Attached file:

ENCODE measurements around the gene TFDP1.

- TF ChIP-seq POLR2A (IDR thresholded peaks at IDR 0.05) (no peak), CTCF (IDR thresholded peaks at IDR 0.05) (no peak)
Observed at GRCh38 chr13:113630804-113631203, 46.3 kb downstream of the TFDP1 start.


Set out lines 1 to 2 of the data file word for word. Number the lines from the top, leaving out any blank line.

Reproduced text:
ENCODE measurements around the gene TFDP1.

- TF ChIP-seq POLR2A (IDR thresholded peaks at IDR 0.05) (no peak), CTCF (IDR thresholded peaks at IDR 0.05) (no peak)